reduction on some trans-Pacific routes. Business Class increased 3.8% and Full Economy increased 5.4%. Discount economy
increased rapidly, up 5.1%. Throughout 2000, the Full and Discount Economy indices both increased more than 10%.
Airfares from Australia only increased by small percentages in all classes over the last quarter. Business and Discount
Economy both increased 0.6%, full economy increased 0.5% and first class increased 0.3%.
First Class airfares from Singapore increased 1.4% in the fourth quarter and 7.2% over the past year. Business Class
airfares increased 1.6% in the quarter and 9.7% during 2000. Full and Discount Economy also increased 1.6% this quarter.
Full Economy airfares from Taiwan increased 0.9% during the quarter. All other airfare classes were unchanged.
Hong Kong, India, Indonesia and Japan
Airfares from these countries only increased by small percentages in some classes during the fourth quarter.
Malaysia, Pakistan and Thailand
Airfares remained unchanged across all classes during the fourth quarter.
About the Index
The American Express Asia Pacific Airfare Index is published every quarter as a guide to airfare changes and trends in
the Asia Pacific region. It is produced exclusively for American Express by Access Economics. The Index surveys 947
published airfares across 165 city-pairs throughout Asia Pacific, available for purchase on the first day of the
As well as providing critical analysis of airfare trends in the region, the Airfare Index assists organisations to
measure and keep track of their performance in terms of business travel expense management.
Each edition of the Airfare Index measures data across six fare categories including First Class, Business Class, Full
Economy, Discount Economy, Lowest Peak-Season Excursion and Lowest Off-Season Excursion. The countries covered by the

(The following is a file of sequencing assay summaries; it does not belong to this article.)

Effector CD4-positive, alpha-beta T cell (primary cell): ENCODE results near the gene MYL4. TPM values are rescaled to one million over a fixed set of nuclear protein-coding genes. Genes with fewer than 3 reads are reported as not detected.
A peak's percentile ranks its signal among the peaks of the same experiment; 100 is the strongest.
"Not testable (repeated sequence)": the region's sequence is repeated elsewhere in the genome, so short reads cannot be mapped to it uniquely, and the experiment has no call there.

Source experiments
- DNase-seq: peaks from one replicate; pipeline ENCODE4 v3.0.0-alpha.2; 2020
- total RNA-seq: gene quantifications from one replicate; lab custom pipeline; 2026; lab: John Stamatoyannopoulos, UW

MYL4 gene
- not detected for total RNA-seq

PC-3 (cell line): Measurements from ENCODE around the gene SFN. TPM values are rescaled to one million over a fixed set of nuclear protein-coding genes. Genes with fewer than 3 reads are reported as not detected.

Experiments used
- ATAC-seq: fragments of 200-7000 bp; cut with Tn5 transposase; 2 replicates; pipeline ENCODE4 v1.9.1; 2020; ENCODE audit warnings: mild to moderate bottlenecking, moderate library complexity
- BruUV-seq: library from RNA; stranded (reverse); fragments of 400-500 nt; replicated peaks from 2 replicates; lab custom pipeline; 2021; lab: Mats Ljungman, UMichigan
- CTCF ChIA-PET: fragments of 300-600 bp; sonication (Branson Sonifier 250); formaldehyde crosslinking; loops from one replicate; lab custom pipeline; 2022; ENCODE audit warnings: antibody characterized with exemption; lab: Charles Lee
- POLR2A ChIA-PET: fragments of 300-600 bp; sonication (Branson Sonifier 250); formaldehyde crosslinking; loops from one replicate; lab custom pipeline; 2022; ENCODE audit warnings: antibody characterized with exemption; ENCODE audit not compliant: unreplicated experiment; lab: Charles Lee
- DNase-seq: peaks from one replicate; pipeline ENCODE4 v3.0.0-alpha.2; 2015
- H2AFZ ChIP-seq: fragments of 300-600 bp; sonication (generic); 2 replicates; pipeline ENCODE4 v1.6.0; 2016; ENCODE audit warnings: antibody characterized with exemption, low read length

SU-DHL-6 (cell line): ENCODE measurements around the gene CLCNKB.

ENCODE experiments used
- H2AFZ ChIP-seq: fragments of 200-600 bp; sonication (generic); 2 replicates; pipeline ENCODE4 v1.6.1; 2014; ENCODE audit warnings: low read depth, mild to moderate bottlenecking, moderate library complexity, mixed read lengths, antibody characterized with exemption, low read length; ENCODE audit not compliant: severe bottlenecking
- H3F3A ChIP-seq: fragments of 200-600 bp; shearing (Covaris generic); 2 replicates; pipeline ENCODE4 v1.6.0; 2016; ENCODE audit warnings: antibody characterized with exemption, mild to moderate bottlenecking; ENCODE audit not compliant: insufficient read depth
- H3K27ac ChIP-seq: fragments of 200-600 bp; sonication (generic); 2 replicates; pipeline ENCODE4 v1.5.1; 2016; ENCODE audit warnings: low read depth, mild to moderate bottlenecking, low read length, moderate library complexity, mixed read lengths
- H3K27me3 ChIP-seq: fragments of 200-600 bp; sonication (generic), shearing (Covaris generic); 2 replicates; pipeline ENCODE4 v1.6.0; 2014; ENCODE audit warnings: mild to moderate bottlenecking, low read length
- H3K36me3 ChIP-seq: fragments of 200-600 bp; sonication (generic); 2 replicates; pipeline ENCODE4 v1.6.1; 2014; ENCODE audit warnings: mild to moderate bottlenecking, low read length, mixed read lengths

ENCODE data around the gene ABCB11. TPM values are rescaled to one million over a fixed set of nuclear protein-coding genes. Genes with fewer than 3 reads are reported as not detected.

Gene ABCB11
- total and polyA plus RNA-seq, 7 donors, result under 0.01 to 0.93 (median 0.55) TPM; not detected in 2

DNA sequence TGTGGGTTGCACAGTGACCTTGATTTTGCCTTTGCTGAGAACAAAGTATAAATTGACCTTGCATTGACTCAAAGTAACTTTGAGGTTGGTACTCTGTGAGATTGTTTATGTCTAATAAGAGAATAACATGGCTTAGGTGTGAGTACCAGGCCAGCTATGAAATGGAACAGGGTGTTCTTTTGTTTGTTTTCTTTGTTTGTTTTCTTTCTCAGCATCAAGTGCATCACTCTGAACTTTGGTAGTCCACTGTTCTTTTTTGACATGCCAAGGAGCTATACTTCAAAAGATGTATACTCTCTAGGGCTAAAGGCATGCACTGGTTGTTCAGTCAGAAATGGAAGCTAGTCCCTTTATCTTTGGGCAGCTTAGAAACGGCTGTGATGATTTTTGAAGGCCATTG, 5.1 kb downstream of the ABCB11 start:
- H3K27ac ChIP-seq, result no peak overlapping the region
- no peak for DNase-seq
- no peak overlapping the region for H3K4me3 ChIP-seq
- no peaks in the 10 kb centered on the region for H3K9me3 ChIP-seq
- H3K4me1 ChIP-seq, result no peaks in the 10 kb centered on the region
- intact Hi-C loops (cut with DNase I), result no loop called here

Index are Australia, Hong Kong SAR China, India, Indonesia, Japan, Malaysia, New Zealand, Pakistan, Singapore, Taiwan
First Class – The lowest, generally unrestricted first class fare valid for simple itineraries eg a city-pair return
Business Class – The lowest, generally unrestricted intermediate-class fare valid for simple itineraries.
Full Economy – The lowest, generally unrestricted economy class fare valid for simple itineraries.
Discount Economy – The lowest economy fare available to the business traveller. Seats may be limited and an advance
purchase of up to seven days may be required. No minimum stay requirement. A cancellation penalty may apply.
American Express Corporate Services, which includes the American Express Corporate Card, and Corporate Travel Services,
assists companies in managing and controlling their business travel and entertainment expenses. It is a unit of American
Express Travel Related Services Company, Inc., a wholly-owned subsidiary of American Express Company – a diversified
worldwide travel and financial services company founded in 1850. It is a leader in charge and credit cards, Travellers
Cheques, travel, financial planning, investment products, insurance and international banking.